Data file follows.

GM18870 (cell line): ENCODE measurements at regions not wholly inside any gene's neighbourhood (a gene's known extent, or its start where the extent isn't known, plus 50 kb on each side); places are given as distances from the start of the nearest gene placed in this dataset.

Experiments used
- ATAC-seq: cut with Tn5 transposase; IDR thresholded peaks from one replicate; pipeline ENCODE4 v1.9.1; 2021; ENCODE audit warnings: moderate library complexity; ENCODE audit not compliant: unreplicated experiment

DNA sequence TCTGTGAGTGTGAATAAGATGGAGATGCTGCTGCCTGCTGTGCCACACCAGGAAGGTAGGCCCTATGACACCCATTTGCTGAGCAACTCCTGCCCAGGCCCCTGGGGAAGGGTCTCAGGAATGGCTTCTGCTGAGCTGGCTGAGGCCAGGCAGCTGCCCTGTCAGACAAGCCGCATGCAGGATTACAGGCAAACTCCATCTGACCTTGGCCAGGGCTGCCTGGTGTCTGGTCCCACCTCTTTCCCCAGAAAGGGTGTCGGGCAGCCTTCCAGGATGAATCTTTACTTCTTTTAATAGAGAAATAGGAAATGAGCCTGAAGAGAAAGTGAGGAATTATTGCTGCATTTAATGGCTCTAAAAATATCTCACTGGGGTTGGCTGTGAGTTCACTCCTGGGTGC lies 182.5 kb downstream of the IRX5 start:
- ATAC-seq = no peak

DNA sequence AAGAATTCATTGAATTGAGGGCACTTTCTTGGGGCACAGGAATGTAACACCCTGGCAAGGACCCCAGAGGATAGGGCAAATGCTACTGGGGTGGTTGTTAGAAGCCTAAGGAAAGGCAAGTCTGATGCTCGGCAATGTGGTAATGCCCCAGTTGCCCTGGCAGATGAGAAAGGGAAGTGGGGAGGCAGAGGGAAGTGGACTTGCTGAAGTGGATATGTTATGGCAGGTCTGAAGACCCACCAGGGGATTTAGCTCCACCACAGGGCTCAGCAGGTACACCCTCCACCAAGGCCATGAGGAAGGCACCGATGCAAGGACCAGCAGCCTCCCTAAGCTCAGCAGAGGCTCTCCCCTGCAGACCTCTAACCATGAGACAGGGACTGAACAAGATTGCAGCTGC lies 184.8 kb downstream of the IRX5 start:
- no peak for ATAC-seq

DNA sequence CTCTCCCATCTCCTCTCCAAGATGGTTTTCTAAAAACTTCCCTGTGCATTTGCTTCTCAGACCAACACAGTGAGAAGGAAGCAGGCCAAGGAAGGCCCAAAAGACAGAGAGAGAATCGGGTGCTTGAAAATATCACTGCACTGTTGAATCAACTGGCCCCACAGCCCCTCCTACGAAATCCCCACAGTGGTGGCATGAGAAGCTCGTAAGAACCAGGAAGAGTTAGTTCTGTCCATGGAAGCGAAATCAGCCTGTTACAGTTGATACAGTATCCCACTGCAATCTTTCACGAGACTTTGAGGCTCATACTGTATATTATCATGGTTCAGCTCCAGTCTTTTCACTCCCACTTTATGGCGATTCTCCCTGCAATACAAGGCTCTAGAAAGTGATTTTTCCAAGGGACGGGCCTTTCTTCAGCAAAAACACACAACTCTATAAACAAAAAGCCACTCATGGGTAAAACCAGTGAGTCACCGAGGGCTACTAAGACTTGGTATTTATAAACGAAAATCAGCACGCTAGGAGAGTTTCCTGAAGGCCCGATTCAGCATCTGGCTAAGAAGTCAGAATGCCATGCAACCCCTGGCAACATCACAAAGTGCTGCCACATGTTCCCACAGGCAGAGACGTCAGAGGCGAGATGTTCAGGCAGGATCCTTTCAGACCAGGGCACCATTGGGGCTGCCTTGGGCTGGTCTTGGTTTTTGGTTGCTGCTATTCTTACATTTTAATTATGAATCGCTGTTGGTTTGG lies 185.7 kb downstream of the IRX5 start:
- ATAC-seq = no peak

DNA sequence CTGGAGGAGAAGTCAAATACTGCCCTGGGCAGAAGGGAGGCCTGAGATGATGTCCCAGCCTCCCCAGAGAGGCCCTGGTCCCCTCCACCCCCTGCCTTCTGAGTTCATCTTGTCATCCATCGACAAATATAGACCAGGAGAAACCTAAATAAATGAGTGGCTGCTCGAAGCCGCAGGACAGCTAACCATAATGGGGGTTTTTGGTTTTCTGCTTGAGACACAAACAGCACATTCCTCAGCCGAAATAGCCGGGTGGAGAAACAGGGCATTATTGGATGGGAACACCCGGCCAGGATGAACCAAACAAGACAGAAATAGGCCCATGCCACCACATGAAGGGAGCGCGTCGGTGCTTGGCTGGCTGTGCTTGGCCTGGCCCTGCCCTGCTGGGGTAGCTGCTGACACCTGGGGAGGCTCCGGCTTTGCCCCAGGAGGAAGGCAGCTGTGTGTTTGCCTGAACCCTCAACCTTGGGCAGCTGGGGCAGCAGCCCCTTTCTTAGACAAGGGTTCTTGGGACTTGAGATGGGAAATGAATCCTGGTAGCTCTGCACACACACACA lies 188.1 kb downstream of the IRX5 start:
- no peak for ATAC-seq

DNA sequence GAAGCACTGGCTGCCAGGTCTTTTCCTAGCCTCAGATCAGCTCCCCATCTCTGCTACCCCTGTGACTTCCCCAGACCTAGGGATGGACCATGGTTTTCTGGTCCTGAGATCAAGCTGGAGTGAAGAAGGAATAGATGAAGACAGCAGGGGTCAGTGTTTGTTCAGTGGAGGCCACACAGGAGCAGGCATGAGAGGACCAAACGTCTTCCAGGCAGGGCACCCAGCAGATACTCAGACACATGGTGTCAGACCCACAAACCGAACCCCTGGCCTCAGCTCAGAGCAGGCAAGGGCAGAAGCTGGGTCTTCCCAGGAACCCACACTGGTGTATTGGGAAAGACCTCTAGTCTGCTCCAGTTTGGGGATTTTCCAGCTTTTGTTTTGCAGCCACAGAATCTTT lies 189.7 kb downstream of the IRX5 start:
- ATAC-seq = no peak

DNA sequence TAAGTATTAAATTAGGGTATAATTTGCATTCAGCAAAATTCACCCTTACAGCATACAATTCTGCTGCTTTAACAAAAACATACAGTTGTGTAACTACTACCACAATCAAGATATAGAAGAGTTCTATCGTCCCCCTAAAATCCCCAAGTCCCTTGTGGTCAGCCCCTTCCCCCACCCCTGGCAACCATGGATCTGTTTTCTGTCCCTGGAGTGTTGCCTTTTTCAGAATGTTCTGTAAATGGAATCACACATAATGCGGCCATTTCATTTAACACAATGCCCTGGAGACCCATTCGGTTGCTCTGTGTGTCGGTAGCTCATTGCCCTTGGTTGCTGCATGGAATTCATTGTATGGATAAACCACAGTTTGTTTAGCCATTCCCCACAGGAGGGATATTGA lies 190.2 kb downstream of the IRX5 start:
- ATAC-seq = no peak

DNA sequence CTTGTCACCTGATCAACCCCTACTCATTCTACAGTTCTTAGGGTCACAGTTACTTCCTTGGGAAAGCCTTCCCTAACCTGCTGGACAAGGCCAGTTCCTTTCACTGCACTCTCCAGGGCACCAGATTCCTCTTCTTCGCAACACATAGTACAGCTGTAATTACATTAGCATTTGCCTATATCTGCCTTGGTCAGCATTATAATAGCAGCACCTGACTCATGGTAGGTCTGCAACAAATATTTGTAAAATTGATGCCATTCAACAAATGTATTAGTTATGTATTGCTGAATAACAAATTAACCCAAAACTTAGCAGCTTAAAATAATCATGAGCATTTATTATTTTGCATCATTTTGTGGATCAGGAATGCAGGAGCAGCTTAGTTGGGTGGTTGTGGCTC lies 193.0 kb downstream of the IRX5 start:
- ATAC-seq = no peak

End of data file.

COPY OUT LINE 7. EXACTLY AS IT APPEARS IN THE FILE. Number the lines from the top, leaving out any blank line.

- no peak for ATAC-seq